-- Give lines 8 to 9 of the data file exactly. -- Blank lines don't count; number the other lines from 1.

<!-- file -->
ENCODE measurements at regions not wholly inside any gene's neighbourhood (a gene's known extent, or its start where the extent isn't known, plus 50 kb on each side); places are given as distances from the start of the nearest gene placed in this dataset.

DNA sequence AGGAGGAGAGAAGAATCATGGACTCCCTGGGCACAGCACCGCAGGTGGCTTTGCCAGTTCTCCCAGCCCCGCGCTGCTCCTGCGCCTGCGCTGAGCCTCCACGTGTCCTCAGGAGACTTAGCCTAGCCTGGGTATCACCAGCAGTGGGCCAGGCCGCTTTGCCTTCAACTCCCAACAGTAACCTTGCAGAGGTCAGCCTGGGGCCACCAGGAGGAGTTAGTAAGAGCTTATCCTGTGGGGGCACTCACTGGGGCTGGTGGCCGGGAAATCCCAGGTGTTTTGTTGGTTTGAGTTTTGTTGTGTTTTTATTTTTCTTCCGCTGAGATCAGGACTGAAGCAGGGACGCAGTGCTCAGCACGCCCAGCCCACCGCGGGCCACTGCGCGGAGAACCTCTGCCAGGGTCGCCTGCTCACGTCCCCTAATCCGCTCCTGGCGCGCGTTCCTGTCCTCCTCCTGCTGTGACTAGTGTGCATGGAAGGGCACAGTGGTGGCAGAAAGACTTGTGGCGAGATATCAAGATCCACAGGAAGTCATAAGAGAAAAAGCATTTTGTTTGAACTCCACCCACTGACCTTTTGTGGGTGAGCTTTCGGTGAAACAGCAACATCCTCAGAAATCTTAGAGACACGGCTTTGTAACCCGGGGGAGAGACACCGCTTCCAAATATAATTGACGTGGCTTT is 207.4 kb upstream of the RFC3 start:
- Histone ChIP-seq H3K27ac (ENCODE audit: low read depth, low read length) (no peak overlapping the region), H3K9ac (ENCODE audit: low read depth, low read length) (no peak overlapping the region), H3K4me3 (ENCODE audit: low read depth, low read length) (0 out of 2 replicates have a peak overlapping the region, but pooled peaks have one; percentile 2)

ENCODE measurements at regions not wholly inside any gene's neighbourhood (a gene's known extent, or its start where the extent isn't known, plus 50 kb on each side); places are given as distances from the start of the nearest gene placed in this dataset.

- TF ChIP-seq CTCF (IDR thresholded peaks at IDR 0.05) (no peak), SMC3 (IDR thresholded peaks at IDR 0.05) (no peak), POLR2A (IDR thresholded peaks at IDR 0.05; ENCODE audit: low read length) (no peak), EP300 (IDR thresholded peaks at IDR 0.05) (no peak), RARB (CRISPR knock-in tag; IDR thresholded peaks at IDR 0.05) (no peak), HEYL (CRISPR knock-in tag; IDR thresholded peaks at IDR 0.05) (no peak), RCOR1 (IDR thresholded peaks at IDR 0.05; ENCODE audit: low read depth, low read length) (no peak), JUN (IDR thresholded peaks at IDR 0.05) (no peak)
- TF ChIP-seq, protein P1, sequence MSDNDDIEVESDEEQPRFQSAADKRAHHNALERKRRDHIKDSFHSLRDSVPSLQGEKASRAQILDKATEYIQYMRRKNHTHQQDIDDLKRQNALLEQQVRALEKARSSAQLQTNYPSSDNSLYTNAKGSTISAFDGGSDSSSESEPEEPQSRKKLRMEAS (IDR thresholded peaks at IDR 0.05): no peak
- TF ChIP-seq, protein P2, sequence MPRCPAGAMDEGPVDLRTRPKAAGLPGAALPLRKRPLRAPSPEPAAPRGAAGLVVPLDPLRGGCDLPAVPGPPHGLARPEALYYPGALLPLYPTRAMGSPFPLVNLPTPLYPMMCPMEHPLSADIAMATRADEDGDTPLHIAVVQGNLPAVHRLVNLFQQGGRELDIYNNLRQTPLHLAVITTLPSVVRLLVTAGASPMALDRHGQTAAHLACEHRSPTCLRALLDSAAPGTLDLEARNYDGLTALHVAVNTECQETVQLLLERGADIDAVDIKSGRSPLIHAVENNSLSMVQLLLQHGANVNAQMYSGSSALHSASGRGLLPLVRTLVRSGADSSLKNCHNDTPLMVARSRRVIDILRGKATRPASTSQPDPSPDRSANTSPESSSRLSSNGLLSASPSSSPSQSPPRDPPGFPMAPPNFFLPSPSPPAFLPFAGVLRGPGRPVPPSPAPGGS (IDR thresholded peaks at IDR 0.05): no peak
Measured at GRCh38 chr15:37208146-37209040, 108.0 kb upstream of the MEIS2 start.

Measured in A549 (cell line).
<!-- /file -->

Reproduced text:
Measured at GRCh38 chr15:37208146-37209040, 108.0 kb upstream of the MEIS2 start.

Measured in A549 (cell line).